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Professor Glencross joined the Institute of Aquaculture from the aquafeed division of Ridley. Image by Rob Fletcher
Professor Glencross joined the Institute of Aquaculture from the aquafeed division of Ridley. Image by Rob Fletcher

Scotland’s salmon industry could slash its feed bills by £40 million a year if it was to include avian ingredients in its feed formulas, according to a leading fish nutritionist.  

 

 

Professor Brent Glencross, who has recently joined the nutrition department at Stirling’s Institute of Aquaculture (IoA), believes that the Scottish industry’s unwillingness to use of poultry proteins in feeds needs to be overcome.

Speaking to Fish Farming Expert, he explained: “Poultry meal is more reliable that fishmeal, we need to get this into the UK system.

“There’s currently half a million tonnes of it produced in the UK each year and it either goes into the pet food industry or gets burnt in power stations – it’s a travesty.

He argues that it has been shown to be a safe ingredient too, and has rightly been given regulatory approval.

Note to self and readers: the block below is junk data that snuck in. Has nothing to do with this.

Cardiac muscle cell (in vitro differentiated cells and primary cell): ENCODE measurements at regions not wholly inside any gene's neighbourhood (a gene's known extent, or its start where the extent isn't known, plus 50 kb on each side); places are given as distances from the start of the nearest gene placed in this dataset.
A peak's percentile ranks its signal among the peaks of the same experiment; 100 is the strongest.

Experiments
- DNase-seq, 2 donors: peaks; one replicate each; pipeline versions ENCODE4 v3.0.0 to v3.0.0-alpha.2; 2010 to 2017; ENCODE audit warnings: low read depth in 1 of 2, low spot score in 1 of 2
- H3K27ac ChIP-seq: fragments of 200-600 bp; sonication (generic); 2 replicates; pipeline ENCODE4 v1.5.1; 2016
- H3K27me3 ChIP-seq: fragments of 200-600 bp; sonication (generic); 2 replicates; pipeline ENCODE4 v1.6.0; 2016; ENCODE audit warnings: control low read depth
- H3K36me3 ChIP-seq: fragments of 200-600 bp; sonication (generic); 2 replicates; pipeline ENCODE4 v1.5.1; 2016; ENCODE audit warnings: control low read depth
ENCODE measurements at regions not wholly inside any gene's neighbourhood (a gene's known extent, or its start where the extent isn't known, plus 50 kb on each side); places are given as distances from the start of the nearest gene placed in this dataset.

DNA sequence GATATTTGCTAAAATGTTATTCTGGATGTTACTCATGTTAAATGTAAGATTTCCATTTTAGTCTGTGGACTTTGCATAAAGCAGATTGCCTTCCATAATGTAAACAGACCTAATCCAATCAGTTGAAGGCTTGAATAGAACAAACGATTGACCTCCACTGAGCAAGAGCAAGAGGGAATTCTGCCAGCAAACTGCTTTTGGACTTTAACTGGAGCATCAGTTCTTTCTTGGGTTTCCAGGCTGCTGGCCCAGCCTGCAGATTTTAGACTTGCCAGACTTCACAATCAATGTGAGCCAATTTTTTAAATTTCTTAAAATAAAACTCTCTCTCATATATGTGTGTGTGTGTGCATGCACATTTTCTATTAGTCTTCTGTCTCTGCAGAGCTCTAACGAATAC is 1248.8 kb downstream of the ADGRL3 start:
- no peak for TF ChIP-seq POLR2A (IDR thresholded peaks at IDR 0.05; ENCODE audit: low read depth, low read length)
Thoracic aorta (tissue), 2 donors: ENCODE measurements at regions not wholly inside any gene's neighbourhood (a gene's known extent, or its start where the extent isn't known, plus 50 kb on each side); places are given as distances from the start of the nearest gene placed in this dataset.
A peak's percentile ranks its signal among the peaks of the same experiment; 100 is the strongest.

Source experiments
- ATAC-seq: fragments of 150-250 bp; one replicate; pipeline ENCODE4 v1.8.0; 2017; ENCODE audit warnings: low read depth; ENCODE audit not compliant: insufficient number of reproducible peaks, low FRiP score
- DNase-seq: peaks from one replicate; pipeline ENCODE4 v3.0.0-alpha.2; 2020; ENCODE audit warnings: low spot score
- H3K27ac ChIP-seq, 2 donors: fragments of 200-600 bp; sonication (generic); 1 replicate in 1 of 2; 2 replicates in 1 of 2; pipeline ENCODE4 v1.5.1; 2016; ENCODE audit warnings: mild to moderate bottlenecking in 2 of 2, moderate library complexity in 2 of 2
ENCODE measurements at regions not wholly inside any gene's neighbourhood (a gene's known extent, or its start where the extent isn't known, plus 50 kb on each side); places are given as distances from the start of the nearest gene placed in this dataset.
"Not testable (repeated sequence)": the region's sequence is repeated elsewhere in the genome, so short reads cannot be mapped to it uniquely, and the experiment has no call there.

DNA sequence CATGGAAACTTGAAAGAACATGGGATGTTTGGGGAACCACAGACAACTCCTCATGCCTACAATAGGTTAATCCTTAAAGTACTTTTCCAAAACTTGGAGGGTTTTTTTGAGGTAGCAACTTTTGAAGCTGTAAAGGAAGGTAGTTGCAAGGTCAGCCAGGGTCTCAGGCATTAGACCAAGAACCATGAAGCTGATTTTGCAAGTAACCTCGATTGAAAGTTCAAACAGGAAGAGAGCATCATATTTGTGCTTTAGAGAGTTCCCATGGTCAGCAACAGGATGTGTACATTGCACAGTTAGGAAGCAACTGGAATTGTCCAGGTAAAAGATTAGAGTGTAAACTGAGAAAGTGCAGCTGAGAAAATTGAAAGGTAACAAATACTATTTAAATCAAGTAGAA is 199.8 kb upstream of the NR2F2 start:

“It’s been approved by the EU and it’s been shown that no pathogens can be transferred from fish to chickens or vice versa.”

The cost benefits are also persuasive.

“Talk about low-hanging fruit, if it were included in salmon feeds it would lower feed costs by around 10% – which equates to a saving of about £40 million a year,” he observes.

He now intends to make it his mission to convert the industry to his way of thinking and, if the financial argument is insufficient on its own, his case should be strengthened by his impressive track record – both in academia and, crucially, in the feed industry too.

Indeed, his role prior to joining the IoA was as a Technical Manager in the Aqua-Feed Division of Ridley, and the Australian industry has successfully incorporated poultry products in aquafeeds for decades.

“It shouldn’t be more than a hand-holding exercise,” he continues, “all the information is out there, but it’s a question of convincing all the producers to take the next steps at the same time.”

If they do so, he believes, the British public shouldn’t take long to accept the change, especially if it leads to salmon being 10% cheaper.